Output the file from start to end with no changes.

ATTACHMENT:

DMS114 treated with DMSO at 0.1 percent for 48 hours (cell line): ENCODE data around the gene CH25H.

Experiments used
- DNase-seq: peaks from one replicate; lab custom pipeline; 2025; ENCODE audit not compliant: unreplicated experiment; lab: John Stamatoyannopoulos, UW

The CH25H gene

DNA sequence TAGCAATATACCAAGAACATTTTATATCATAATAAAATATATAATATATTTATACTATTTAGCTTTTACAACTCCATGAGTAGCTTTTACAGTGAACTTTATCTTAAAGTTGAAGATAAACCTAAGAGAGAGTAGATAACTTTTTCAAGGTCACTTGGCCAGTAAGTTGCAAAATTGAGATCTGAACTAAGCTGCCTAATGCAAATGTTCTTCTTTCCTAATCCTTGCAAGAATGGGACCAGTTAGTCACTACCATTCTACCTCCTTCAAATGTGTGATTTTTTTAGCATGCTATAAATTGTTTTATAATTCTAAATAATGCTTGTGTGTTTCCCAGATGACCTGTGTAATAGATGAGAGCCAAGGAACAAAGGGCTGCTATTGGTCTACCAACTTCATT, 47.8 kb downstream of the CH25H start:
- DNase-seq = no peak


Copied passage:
DMS114 treated with DMSO at 0.1 percent for 48 hours (cell line): ENCODE data around the gene CH25H.

Experiments used
- DNase-seq: peaks from one replicate; lab custom pipeline; 2025; ENCODE audit not compliant: unreplicated experiment; lab: John Stamatoyannopoulos, UW

The CH25H gene

DNA sequence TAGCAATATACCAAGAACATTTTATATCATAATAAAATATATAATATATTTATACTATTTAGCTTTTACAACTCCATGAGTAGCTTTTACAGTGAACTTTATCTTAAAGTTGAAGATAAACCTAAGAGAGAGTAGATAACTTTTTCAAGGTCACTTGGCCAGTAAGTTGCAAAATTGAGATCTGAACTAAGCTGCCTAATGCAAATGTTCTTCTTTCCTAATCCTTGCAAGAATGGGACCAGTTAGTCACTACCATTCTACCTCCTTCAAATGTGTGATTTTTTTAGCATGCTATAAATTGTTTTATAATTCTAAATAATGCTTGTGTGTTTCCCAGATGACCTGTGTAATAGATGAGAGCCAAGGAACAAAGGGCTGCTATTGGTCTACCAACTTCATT, 47.8 kb downstream of the CH25H start:
- DNase-seq = no peak